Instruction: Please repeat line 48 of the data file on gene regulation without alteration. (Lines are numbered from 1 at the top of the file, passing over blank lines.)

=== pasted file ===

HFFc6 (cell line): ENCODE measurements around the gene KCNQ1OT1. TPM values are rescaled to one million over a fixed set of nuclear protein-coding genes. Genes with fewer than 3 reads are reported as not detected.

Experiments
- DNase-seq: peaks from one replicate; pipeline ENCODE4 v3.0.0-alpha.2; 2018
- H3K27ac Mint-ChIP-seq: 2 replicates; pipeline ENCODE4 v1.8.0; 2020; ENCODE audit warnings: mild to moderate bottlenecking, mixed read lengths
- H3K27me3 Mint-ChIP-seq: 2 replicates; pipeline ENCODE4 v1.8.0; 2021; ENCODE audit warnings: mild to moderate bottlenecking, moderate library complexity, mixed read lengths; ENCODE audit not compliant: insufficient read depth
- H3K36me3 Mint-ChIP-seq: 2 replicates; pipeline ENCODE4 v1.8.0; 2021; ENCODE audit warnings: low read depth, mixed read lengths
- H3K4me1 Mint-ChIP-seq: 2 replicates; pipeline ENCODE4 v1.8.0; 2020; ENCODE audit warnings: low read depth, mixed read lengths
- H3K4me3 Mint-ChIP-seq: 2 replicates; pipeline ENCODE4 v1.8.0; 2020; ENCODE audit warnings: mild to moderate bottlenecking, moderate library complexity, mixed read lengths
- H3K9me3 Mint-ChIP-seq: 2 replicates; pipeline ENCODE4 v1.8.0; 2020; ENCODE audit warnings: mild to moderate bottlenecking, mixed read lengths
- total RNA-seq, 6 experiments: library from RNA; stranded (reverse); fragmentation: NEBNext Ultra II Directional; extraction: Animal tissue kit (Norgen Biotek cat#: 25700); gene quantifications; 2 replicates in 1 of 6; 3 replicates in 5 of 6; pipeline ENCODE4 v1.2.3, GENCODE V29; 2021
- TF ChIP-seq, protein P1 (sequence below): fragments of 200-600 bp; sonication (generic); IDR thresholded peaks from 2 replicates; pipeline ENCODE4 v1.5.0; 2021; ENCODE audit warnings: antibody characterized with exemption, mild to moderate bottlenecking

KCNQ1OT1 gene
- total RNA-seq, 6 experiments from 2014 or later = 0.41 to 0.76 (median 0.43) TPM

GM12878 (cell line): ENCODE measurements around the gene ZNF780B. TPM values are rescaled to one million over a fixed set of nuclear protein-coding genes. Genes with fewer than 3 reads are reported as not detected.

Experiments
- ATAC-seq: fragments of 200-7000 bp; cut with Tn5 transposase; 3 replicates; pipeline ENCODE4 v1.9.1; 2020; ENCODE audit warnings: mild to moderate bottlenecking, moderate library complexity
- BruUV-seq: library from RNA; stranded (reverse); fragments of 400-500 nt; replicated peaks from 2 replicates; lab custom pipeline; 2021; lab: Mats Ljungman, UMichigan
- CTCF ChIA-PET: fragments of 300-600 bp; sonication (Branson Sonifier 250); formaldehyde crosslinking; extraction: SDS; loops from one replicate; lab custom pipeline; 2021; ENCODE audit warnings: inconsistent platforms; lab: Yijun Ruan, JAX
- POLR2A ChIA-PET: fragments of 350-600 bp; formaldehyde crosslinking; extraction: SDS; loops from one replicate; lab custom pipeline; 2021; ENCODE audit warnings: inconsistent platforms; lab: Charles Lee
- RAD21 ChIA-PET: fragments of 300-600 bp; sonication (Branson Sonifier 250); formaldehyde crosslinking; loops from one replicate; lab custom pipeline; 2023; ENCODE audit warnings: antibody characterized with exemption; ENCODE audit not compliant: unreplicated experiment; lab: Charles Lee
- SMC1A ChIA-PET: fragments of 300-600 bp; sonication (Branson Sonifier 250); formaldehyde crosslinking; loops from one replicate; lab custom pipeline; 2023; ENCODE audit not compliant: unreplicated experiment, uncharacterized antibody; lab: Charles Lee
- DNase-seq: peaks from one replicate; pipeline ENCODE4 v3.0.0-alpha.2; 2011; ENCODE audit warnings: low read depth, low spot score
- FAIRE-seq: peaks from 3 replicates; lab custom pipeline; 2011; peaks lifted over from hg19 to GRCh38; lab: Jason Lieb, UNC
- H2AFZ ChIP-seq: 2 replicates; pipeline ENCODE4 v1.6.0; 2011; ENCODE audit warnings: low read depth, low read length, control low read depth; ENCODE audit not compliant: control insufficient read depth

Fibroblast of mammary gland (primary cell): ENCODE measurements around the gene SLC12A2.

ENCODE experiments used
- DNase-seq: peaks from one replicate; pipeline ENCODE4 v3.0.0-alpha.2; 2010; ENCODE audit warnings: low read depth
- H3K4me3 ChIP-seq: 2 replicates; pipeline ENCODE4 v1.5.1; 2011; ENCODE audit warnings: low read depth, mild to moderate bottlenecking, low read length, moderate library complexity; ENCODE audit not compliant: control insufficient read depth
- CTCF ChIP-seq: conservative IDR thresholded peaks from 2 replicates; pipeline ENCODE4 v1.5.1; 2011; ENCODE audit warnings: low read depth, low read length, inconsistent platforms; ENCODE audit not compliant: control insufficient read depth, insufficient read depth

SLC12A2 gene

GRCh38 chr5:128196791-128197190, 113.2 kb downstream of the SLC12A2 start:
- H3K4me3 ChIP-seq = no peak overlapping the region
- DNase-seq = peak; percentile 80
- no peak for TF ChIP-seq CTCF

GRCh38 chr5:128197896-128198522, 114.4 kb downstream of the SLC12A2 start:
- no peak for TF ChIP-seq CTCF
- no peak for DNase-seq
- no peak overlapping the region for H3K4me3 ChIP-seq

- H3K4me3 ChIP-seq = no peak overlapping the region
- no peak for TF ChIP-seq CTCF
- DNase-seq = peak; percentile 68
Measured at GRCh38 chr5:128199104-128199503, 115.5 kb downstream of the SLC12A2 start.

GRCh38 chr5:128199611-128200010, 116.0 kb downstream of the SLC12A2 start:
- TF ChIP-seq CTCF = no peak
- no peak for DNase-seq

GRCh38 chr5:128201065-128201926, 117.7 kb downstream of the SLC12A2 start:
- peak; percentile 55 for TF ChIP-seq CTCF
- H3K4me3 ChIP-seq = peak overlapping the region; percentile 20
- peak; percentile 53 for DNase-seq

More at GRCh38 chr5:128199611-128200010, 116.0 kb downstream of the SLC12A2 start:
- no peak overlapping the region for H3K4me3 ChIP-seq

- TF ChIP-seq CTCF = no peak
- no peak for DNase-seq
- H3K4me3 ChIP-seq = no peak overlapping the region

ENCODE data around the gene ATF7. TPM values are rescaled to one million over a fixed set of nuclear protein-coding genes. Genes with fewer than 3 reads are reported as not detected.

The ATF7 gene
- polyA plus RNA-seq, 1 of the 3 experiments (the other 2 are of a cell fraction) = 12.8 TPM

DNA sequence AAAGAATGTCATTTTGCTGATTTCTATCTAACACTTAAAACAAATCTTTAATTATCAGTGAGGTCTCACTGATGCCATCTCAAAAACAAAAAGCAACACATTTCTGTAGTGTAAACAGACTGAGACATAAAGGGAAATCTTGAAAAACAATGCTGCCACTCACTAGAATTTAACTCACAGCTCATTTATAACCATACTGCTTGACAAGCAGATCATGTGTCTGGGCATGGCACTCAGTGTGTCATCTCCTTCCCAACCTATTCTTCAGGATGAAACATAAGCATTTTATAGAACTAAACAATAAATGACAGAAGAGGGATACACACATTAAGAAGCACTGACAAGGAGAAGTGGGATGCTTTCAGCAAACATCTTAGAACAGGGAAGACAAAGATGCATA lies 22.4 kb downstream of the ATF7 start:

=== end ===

- H3K4me3 ChIP-seq = peak overlapping the region; percentile 20